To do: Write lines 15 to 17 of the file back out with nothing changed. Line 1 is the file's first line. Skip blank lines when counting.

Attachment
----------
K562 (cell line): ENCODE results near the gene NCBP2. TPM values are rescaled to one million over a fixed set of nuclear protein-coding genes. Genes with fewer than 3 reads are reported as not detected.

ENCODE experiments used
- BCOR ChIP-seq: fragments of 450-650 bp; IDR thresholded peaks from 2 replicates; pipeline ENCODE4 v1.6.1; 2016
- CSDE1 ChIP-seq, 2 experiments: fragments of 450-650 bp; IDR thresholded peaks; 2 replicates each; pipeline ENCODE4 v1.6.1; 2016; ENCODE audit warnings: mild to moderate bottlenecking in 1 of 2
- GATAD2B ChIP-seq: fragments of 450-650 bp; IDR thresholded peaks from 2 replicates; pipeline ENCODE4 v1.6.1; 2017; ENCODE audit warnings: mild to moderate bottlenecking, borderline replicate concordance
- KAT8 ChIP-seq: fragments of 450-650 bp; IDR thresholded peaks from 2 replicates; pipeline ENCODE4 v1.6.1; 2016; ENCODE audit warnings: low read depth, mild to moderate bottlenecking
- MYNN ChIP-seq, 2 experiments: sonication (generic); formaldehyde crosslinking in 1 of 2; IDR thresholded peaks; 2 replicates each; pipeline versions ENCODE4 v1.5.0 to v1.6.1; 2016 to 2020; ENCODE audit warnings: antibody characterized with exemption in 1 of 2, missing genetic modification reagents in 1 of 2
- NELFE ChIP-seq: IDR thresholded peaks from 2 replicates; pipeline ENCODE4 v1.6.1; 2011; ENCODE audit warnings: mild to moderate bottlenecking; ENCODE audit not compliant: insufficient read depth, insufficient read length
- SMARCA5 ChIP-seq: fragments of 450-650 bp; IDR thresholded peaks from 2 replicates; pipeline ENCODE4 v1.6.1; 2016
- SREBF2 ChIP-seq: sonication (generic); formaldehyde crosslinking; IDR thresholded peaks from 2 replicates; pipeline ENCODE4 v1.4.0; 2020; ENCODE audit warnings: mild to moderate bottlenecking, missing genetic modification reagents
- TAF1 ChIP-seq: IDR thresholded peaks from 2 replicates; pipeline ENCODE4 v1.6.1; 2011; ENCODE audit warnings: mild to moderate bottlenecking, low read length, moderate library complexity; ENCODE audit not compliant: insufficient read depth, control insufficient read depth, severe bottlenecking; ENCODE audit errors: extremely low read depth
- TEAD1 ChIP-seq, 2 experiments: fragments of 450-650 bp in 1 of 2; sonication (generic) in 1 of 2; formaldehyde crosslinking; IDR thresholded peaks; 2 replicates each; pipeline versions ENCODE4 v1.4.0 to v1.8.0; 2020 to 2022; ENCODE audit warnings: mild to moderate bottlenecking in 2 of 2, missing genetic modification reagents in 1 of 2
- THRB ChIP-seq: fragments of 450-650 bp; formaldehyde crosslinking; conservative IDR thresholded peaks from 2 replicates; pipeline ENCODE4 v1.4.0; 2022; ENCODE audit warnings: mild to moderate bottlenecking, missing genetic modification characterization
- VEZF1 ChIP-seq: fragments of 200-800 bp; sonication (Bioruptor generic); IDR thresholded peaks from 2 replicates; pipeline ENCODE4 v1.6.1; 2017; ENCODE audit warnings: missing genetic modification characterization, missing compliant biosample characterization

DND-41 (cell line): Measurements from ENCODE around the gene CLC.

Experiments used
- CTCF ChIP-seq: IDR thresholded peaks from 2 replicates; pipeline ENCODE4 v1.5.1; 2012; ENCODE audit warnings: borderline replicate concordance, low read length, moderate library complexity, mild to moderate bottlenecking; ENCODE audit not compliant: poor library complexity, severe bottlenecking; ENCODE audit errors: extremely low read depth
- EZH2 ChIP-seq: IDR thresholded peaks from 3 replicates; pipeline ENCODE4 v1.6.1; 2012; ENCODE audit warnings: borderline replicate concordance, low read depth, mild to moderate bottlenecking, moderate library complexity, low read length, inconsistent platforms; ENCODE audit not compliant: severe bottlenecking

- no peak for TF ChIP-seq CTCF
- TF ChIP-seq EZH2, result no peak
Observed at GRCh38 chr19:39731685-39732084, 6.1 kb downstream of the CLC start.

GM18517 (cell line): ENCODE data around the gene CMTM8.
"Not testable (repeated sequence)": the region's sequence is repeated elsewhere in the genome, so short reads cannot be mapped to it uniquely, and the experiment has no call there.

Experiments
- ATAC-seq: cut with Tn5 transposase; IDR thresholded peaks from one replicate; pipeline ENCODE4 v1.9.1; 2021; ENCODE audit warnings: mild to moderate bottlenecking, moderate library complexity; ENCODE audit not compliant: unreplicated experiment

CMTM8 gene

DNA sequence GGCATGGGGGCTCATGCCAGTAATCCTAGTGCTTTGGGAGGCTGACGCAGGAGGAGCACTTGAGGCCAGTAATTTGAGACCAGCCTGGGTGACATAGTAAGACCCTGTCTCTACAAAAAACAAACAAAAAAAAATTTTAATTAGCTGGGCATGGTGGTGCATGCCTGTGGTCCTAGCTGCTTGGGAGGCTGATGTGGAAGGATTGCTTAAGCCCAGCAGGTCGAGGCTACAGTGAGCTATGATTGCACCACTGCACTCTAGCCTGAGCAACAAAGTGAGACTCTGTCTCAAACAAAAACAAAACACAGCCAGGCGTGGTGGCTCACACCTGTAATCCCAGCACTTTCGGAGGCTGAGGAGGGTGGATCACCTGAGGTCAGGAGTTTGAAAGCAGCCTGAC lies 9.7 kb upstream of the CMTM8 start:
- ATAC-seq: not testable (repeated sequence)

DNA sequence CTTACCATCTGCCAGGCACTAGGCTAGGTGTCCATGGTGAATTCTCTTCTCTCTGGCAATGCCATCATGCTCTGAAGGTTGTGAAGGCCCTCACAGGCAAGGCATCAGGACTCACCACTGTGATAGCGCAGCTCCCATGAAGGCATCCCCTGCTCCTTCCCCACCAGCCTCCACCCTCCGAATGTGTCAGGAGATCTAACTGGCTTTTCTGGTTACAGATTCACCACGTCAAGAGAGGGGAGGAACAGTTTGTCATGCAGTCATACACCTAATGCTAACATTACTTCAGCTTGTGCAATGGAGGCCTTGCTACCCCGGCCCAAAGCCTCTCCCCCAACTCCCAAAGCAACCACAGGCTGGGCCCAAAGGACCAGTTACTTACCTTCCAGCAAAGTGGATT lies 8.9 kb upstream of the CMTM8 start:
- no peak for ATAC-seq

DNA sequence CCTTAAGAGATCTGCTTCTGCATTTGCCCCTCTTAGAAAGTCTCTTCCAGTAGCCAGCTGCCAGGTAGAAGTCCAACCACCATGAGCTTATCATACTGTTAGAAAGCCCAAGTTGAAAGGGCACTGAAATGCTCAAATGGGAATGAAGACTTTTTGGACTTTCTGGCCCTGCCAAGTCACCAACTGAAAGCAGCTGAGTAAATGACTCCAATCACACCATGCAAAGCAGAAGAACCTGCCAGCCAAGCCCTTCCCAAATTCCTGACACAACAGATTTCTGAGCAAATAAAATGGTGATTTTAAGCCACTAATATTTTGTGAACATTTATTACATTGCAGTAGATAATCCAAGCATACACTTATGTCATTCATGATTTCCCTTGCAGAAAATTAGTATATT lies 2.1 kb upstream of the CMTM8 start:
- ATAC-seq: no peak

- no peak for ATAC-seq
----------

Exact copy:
DND-41 (cell line): Measurements from ENCODE around the gene CLC.

Experiments used
- CTCF ChIP-seq: IDR thresholded peaks from 2 replicates; pipeline ENCODE4 v1.5.1; 2012; ENCODE audit warnings: borderline replicate concordance, low read length, moderate library complexity, mild to moderate bottlenecking; ENCODE audit not compliant: poor library complexity, severe bottlenecking; ENCODE audit errors: extremely low read depth